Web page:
Online shopping seems less safe as workers get sick
Coronavirus infections linked to e-commerce distribution centers are scaring people away from online shopping — which for the past few weeks seemed like the safer alternative to shopping in brick-and-mortar stores.
Since the first coronavirus patient was confirmed at a Coupang distribution center on May 23, the number of infections linked to that distribution center jumped to 36 as of Wednesday morning. Market Kurly on Wednesday confirmed that a day laborer who worked at its distribution center in Songpa District in southern Seoul has tested positive. The patient worked at a center handling room-temperature products on May 24. Around 300 employees are estimated to have had contact with the worker.
Last week, a "picker" — or an employee who fulfills orders for online customers — at a BGF Retail distribution center in Gimpo, Gyeonggi, was confirmed to be infected with the virus. Around 100 people work at the distribution center, and BGF Retail didn’t see any more virus cases.
But concerns are mounting among online shoppers, and some mothers worry their children might contract the virus by handling packages.
“I sprayed ethanol on the box and all the products delivered. Regardless, I feel anxious,” wrote one netizen living in Gangnam District, southern Seoul, on Naver’s community website for moms.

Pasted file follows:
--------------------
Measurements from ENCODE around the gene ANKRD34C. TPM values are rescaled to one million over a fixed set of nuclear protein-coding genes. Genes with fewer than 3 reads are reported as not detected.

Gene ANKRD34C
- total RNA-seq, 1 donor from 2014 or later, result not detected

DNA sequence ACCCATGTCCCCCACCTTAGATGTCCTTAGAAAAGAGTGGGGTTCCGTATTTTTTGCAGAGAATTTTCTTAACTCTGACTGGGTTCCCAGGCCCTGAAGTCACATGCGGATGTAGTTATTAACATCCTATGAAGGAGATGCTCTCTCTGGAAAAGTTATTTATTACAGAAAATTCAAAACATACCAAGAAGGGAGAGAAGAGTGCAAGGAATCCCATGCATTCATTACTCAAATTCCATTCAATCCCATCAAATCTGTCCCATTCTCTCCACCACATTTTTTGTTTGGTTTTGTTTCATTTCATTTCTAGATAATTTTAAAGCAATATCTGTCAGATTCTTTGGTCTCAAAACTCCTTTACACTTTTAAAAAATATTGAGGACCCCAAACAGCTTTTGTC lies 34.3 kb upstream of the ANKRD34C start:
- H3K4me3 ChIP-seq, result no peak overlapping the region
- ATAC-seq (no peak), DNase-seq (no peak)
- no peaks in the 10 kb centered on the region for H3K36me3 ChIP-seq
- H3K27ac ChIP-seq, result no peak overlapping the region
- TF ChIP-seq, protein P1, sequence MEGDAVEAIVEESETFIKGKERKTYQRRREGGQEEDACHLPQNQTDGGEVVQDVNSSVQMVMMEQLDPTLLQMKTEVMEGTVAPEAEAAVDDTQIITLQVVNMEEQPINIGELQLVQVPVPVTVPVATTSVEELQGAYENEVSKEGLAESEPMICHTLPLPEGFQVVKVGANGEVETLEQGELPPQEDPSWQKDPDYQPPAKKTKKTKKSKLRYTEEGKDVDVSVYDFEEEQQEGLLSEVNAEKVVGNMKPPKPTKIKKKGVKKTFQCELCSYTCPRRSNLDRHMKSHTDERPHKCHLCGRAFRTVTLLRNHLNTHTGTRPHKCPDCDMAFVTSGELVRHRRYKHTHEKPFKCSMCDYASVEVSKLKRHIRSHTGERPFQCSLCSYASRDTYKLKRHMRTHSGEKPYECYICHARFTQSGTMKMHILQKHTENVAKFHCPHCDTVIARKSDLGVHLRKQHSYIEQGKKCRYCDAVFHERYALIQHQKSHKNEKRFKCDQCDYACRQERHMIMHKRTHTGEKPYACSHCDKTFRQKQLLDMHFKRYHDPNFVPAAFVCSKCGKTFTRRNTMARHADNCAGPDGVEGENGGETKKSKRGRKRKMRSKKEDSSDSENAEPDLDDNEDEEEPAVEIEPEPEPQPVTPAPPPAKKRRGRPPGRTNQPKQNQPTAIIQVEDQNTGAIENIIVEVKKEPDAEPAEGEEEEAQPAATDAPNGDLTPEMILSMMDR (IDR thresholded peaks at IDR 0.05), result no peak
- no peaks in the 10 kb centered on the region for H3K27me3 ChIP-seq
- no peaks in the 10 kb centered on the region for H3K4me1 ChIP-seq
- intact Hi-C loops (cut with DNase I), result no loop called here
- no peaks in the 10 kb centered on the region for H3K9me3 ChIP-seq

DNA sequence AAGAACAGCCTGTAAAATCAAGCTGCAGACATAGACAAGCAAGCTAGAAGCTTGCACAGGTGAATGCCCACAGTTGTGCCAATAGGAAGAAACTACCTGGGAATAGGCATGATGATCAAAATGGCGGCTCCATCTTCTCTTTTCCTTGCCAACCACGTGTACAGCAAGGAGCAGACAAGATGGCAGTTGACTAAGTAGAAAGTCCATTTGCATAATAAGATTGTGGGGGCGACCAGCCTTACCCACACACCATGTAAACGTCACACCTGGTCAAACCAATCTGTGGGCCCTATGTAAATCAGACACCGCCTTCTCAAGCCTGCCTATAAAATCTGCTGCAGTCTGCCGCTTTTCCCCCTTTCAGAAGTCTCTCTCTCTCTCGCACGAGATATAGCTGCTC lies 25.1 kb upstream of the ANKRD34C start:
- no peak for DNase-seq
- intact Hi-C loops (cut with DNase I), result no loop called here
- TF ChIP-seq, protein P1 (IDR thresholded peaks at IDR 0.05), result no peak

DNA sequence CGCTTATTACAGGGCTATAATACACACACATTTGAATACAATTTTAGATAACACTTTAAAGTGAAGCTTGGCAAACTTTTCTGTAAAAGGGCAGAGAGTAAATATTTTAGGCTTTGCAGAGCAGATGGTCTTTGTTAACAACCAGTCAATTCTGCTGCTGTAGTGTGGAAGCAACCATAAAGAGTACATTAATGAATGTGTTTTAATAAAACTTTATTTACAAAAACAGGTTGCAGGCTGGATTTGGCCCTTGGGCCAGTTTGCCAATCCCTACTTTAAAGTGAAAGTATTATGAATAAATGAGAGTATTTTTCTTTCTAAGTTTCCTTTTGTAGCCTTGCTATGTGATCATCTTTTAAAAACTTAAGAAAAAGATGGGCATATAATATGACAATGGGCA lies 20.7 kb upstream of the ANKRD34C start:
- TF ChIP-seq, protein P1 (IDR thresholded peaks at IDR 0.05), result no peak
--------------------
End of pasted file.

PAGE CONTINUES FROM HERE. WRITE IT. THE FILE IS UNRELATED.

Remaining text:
“I ordered disposable masks for my child on Coupang, but the coronavirus outbreak appears to be a big deal," wrote another. "I feel anxious, should I cancel the order?”
One of the comments on the post reads, “I said goodbye to Rocket Wow for a while.”
Rocket Wow refers to Coupang’s membership service.
Ensuring the health of workers at distribution centers is difficult because there's so much turnover of part-timers, according to Yoo Cheol-hyeon, a spokesperson for BGF Retail. “That is especially true if there are a large number of people working at a distribution center. Even if there is a thermal imaging camera, a patient without signs of symptoms can pass through and work at the center.”
Since one of its pickers was confirmed with the virus, BGF Retail said it doubled the number of sanitizers at its distribution centers and adjusted the locations of ashtrays so people are dispersed when they smoke. SSG.com disinfected delivery vehicles once a day, but now disinfects them twice a day — in the morning and in the afternoon.
“The impact of the coronavirus infections among distribution center workers won’t be big enough to affect online sales because people still feel safer purchasing online,” said Park Jeong-eun, who teaches business at Ewha Womans University. “The 'untact' culture will foster the automation of distribution centers. Online shopping and the recent coronavirus cases linked to distribution centers should be viewed separately.”
BY JIN MIN-JI [email@example.com]
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